A subversive and unwelcome effort toward world peace

Let’s talk about Fantasy Football.

This post relies heavily on my son, currently a bit of a fantasy football obsessive. He’s tried to get me to participate, but I feel quite strongly that I have as much obsession in my life as I can safely handle. And there’s one other reason I want no part.

But before we get into all that, a mention that tomorrow Arsenal play Crystal Palace at Crystal Palace. Here in the States, that will be televised at 8:30 ET on NBCSN. It’s been a quiet week, befitting a time of introspection that inevitably occurs following a loss that just should not have happened. Here’s hoping the lads get back on track this week. I’ll identify our Gooner Supper Club dish of the day after the game.

In my post Cats must also fail, I talked about schadenfreude and how much it is a part of football. Well, how much it is a part of how I operate as a fan of Arsenal. Evidence abounds that it’s not just me. But within the sport there is one force that encourages those who participate to give peace a chance.

“Fantasy” sports wouldn’t be possible without the kind of computing and analytical power we all suddenly have at our disposal. And they wouldn’t be as much fun without the Internet to be able to compete broadly. On the site my son uses for Fantasy Football, fantasy.premierleague.com, more than 3.1 million people compete. You can compete publicly or in a private group, as my son does.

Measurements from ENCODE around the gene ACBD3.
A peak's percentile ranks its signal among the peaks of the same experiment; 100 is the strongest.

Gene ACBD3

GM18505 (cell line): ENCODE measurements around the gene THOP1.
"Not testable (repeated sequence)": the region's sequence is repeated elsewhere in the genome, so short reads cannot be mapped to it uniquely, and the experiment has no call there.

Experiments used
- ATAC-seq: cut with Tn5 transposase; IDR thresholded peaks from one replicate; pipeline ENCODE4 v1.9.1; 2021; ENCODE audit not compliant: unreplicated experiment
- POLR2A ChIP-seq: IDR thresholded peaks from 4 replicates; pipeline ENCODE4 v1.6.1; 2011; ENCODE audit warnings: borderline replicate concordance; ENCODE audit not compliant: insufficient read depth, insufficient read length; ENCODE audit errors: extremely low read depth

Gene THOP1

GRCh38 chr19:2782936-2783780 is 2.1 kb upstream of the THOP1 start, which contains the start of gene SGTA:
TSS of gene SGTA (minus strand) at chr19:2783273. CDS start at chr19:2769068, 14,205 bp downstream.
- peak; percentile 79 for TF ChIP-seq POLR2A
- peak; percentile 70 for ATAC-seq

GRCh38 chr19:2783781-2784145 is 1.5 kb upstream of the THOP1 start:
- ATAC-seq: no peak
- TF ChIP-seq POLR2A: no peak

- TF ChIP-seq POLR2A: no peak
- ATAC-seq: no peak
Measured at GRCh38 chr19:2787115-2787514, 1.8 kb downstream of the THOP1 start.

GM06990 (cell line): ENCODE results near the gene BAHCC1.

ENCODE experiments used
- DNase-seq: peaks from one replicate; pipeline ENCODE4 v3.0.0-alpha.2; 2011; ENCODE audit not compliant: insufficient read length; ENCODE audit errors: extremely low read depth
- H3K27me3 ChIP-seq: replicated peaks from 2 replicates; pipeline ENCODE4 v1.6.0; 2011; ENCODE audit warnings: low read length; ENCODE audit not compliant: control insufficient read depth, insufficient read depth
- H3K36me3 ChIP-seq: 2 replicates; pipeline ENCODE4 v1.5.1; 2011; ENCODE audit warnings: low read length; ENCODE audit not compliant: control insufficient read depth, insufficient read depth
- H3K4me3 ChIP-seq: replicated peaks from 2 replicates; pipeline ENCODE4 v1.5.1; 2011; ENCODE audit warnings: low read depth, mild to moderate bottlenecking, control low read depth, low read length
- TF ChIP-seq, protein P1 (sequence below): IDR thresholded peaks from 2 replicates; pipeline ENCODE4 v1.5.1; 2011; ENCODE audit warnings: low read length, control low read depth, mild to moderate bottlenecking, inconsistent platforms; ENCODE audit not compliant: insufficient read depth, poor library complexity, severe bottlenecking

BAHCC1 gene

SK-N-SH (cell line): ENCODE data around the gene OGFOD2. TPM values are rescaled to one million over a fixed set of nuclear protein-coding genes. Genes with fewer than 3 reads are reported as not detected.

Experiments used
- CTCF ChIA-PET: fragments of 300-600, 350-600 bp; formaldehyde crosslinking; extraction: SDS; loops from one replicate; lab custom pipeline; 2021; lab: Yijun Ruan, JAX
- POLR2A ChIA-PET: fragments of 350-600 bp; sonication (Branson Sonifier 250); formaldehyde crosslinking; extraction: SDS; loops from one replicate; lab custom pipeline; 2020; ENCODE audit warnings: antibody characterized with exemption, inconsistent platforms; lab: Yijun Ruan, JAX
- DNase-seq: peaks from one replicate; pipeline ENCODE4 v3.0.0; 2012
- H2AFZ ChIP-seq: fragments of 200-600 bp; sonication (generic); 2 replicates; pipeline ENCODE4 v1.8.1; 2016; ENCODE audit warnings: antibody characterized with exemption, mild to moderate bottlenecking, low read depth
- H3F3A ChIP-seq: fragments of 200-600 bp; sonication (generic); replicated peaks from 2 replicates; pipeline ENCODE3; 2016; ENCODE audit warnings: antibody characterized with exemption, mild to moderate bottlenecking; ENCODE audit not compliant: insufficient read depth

In Fantasy Football (FF), each participant selects a team of 15 players from among current Premier League Players. The selection is somewhat similar to assembling a real team. Players are assessed a value, and each participant manager in FF has £100 million to use toward buying players. The range of player valuations is a bit tighter in the Fantasy league than in reality. The cheapest player available this week is valued at £4 million. The most expensive is Kun Aguero, currently valued at £13 million. Last year’s Premier League player of the year, Eden Hazard, is valued at £11.5 million. A bargain. In life, Aguero and Hazard are probably each worth above £50 million. As in the league, player value can change over the course of the season. The FF manager is required to buy a certain number of players for each position. It’s not possible to assemble a team of only strikers, for example.